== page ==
The following story originally published in the Daily Nonpareil's 40th Anniversary Hy-Vee special section, which ran Tuesday, Jan. 22. For more, check out the e-edition

For nearly 25 years, visitors to Omaha’s Henry Doorly Zoo and Aquarium have enjoyed a lovable collection of cold-water penguins — a major attraction at the aquarium. Yet visitors to the zoo seldom think about where the penguins came from or how they made their way to Omaha.

Getting the penguins to the metro area was quite an undertaking and, as with many community service projects, the folks at the metro area Hy-Vee stores were right in the thick of things.

When managers of the area Hy-Vee stores suggested to the zoo they might be willing to help fund the purchase of the penguins, zoo officials had a different idea.

The zoo had already arranged to have 40 penguins on permanent loan from Sea World in Florida and money to purchase the penguins was not needed. However, zoo officials quickly proposed another way Hy-Vee might help. They asked the Hy-Vee representatives if they would be willing to fund the cost of getting the penguins from Florida to Omaha. Hy-Vee’s answer was yes.

But instead of simply hiring an outside trucking firm to transport the penguins, the Hy-Vee representatives had a different idea of their own. Why not bring the penguins to Omaha in a modified Hy-Vee refrigerated trailer?

Pat Hensley, then-store director of the Council Bluffs North 16th Street Hy-Vee location, became the point man for the undertaking. It was a project that captured nationwide attention.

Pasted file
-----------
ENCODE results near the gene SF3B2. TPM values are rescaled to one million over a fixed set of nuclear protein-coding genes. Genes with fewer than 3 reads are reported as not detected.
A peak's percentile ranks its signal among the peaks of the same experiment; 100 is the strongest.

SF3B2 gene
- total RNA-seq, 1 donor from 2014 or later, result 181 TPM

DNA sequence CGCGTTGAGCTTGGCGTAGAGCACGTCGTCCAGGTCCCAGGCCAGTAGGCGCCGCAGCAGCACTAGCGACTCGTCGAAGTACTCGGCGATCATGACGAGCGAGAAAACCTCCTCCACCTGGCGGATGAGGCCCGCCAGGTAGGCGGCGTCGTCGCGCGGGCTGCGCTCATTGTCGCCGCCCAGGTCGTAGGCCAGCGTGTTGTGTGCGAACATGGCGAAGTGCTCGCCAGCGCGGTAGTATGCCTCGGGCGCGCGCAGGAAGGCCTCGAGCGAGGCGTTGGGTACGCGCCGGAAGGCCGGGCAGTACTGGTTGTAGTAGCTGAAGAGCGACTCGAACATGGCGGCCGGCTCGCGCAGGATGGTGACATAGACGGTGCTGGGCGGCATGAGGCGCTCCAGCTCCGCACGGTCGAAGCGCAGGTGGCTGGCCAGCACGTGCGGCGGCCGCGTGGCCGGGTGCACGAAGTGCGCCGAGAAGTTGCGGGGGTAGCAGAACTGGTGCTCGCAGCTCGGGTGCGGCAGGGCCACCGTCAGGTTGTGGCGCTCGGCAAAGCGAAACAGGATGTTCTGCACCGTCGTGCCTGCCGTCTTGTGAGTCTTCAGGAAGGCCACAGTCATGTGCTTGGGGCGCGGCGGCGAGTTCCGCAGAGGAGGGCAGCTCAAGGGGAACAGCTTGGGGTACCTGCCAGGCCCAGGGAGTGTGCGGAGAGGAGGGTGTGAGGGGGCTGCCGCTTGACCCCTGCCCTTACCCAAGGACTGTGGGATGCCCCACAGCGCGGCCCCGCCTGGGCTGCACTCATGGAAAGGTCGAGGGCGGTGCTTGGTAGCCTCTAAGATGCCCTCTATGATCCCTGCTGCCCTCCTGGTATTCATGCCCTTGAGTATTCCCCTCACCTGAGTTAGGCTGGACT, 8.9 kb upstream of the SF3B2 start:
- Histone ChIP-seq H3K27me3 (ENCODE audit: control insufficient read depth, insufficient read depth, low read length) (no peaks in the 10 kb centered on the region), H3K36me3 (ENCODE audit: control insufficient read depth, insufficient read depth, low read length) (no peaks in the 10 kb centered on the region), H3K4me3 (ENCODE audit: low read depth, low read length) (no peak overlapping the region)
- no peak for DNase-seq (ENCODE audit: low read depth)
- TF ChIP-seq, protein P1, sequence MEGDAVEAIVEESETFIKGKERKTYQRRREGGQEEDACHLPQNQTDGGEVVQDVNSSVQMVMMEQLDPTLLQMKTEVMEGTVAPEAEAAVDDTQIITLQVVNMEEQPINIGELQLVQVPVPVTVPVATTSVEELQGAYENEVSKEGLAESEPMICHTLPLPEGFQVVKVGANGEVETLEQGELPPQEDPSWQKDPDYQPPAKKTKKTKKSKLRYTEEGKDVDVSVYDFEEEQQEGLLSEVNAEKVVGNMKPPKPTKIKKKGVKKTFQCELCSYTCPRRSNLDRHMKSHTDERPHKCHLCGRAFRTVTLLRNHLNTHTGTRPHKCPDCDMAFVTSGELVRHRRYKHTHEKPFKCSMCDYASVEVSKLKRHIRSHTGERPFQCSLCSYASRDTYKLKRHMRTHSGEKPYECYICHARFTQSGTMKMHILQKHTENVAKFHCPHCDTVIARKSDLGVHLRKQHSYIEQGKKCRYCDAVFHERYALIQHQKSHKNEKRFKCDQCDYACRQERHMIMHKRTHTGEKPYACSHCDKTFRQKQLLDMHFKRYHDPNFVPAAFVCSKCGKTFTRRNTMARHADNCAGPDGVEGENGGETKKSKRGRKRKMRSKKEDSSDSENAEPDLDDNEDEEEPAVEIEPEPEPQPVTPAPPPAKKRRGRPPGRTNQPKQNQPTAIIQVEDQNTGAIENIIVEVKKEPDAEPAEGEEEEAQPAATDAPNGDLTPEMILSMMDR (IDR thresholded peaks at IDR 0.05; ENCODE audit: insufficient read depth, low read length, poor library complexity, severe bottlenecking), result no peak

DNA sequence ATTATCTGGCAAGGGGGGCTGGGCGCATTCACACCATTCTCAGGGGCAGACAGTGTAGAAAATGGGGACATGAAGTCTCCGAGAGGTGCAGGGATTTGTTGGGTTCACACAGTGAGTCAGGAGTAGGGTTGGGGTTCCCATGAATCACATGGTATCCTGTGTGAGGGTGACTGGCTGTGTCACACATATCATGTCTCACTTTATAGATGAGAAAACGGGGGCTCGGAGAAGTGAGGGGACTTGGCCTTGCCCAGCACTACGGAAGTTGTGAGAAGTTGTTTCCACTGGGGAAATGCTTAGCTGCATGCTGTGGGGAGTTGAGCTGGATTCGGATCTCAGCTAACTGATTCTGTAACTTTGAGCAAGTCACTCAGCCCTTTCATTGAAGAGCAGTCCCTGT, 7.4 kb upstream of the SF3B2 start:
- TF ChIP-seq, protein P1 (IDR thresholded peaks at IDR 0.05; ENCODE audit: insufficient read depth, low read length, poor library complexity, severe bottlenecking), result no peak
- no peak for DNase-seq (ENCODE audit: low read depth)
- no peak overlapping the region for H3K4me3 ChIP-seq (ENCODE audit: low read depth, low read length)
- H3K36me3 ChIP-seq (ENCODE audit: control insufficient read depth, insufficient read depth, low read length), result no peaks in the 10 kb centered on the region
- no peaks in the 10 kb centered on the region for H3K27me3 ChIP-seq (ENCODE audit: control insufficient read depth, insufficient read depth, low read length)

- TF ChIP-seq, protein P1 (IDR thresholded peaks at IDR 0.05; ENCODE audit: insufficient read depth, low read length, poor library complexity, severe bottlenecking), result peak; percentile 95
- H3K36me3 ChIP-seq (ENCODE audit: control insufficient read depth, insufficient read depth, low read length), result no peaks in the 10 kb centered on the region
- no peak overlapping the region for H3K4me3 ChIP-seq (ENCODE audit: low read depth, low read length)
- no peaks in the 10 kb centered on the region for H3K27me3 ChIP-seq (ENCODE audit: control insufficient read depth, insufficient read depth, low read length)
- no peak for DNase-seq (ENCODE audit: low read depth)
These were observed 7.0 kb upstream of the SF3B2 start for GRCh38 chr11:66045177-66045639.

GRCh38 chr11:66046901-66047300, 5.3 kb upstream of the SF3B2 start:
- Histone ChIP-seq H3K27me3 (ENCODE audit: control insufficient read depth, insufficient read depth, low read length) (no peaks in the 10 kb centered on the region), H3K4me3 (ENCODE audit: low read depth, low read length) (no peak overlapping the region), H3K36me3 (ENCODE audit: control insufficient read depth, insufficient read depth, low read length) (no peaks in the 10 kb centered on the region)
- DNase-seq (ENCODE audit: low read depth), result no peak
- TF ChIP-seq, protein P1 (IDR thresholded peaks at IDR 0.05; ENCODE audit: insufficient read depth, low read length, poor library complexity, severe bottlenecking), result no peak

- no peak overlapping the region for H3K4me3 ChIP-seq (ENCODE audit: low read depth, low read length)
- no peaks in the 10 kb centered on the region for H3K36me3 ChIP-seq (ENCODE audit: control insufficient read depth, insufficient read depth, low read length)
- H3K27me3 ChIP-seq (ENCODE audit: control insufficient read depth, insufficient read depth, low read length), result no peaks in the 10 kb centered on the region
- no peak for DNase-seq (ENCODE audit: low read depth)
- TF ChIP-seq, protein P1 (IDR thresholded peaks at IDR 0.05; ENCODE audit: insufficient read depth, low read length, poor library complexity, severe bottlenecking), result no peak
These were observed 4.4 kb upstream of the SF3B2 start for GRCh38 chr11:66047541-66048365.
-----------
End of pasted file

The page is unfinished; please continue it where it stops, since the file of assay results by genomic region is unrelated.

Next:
Hensley began by negotiating with Hy-Vee’s Chariton distribution center to purchase a used reefer trailer. He then had the trailer outfitted as a penguin motor home, complete with shaved ice, daylight simulating lights and closed circuit television cameras.

All the metro area Hy-Vee stores put up funds to pay for the trailer, hire approved drivers and underwrite the cost of the trip. Several of Hy-Vee vendors also provided funds for the endeavor.

Next, Hensley lined up a semi from Perishable Distributors of Iowa to pull the penguin trailer. Then on Feb. 10, 1995 the trailer headed for Orlando. Hensley and several zoo staff members also made the trip in a recreational vehicle. Four days later, on Valentine’s Day, 30 of the Sea World penguins were loaded into their temporary home on wheels. The load was 10 penguins short of the 40 Sea World had committed. Instead of heading back to Omaha, the two-vehicle convoy took off for the Sea World Facility in San Antonio, Texas, where the other 10 birds would be picked up. Then it was back to Omaha.

The “Penguin Parade,” as the media had dubbed it, arrived in Omaha during the early morning hours of Feb.17, right on schedule.

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Excitement surrounded the arrival of the penguins, which quickly made the 155,000-gallon pool of icy salt water in aquarium their new domain.

It was an undertaking that Hensley, now retired, still takes pride in today.

Looking back on the project, Hensley said he always had a soft spot in his heart for the zoo and he felt helping to bring the penguins was “the right thing to do for the community.”

Doing the right thing for the community is always Hy-Vee’s goal whether it’s bringing penguins to a zoo or helping with efforts to make the communities, in which Hy-Vee does business, better places to live and raise a family.

Four years after helping to bring penguins to the Henry Doorly Zoo and Aquarium, the Council Bluffs and Omaha area Hy-Vee stores joined together for a second major contribution.

In 1999, the stores purchased and help transport three white rhinoceroses from South Africa.

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